So without the visual delights of the first season, it seems likely that this anime will have to rely on the appeal of ONE's writing to keep itself afloat, and that can be a mixed bag. One-Punch Man began as a series of riffs on the same basic joke—that life would be pretty boring for an all-powerful unstoppable superhero. It's since expanded into what I'd call an irreverent take on My Hero Academia (I know OPM predates MHA but the comparison stands), exploring the politics of a hero organization and the ways that heroes would interact with a society that's constantly under attack from bizarre monsters. Contrasting all that are Saitama's simpler goals of moving up the ranks and getting a little recognition for his efforts. I didn't get as much narratively or comedically out of the first season, but I absolutely loved ONE's later work in Mob Psycho 100. Even that story started out on uneven footing, but at the end of Mob's first season and throughout its second, ONE honed his strong voice with moral complexity and emotional clarity. One-Punch Man is more firmly rooted in parodying superhero genre conventions, so I don't expect Saitama to turn his egg head around and suddenly capture my heart on the level that Mob did right away. But I'm nevertheless eager to see how ONE will take this story into new directions. After all, you can only tell the same joke so many times.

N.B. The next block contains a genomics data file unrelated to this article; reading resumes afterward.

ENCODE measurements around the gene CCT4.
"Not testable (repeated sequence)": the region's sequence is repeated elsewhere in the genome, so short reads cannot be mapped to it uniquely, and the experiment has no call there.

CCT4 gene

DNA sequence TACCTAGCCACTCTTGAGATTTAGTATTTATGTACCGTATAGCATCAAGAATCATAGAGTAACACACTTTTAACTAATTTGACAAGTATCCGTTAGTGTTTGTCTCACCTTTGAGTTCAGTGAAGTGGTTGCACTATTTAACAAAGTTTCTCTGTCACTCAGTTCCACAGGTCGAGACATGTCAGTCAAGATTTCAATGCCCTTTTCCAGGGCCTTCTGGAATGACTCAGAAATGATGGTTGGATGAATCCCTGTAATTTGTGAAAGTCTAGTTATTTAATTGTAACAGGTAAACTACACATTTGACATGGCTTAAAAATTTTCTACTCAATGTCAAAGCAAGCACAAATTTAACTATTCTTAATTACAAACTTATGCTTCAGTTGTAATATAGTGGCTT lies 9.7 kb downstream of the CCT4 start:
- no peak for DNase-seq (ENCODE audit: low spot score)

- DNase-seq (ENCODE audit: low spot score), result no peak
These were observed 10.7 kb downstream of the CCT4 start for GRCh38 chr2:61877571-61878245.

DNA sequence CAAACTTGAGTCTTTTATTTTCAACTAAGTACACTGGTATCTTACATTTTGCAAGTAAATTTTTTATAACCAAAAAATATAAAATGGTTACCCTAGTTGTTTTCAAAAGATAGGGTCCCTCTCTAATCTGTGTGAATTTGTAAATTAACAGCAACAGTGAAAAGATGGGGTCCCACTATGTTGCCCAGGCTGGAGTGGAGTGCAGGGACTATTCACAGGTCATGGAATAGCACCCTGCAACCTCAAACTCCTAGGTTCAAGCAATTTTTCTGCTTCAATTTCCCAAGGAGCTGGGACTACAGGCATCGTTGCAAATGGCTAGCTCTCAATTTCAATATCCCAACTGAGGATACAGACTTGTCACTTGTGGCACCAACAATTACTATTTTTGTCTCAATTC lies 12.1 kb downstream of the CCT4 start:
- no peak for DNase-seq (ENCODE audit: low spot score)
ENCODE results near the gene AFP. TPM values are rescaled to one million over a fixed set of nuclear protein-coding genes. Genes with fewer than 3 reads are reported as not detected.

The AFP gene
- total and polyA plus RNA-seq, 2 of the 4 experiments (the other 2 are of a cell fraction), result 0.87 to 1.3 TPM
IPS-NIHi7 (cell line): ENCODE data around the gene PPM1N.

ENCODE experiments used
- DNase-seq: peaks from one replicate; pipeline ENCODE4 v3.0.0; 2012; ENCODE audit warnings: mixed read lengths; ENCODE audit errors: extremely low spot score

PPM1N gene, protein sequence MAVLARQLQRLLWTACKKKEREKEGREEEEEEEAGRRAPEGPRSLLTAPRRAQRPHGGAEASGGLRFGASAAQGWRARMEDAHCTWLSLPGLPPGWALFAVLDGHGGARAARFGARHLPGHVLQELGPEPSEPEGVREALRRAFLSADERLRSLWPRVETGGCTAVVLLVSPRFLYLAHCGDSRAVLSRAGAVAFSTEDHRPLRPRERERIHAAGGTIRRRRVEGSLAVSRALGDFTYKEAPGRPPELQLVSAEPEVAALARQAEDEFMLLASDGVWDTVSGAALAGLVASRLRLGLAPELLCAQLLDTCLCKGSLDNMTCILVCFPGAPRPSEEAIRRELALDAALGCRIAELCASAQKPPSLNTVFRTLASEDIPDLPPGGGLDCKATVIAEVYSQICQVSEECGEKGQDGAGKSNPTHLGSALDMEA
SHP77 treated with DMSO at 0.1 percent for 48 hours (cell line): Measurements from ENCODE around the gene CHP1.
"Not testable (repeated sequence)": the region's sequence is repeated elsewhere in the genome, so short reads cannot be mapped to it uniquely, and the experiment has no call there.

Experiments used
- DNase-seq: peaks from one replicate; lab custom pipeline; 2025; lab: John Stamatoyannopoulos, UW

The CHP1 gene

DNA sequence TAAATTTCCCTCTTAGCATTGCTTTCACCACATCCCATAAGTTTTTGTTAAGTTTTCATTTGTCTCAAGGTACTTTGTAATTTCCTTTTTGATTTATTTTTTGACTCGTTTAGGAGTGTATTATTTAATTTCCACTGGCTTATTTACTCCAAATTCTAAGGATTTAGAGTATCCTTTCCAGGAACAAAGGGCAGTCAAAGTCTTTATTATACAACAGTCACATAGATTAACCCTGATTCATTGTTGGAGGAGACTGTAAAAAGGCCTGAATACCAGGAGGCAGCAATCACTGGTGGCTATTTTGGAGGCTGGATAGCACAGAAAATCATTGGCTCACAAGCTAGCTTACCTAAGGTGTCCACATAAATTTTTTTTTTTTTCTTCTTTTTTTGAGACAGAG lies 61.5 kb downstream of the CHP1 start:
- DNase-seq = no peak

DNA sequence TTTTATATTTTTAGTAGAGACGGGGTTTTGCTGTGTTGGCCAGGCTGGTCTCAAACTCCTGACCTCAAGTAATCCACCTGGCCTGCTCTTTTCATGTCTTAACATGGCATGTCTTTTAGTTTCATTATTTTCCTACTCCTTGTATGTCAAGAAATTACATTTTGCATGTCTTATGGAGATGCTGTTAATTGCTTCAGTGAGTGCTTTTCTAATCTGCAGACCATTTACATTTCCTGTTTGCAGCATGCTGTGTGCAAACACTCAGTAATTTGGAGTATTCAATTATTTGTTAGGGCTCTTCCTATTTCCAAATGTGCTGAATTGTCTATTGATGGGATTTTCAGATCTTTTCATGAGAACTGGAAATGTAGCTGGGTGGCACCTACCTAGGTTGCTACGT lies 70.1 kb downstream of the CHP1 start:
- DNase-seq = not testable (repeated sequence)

The premiere episode gives us a potential indicator of where the story might go with its introduction of King, and it's a fairly decent new direction. Whereas Saitama is an omnipotent punching machine with nary a fan to show for his hard work, King is the complete opposite: a completely normal human who nonetheless found himself becoming one of the top-ranked heroes via circumstance, with all the fame, fanfare, and action figures that come with the life. Unfortunately, he doesn't want any of that; he'd much rather live a quiet otaku life playing visual novels than get wrapped up in the disasters that plague the city (and who could blame him?). However, he's also played into this charade for so long that he doesn't have a viable exit strategy, and being stuck between these two worlds has filled him with indecision and anxiety.
Saitama figures out King's secret, but rather than get mad or expose him, he casually inserts himself into King's life and gives him some advice: just make a decision. If King doesn't want to stop being a hero, then all he has to do is put in the work to become one for real. It's actually a lesson reminiscent of Mob Psycho 100's themes, that there are no shortcuts to improving oneself. You just have to commit to the effort and do the work. I also like that you can read this as a metaphor for impostor syndrome, with King's arc ultimately acting as an example of “fake it 'til you make it”. He still comes out of the episode feeling like another joke character, but that hint of emotional depth gives me hope for the future. Plus, it's nice that Saitama is making more friends!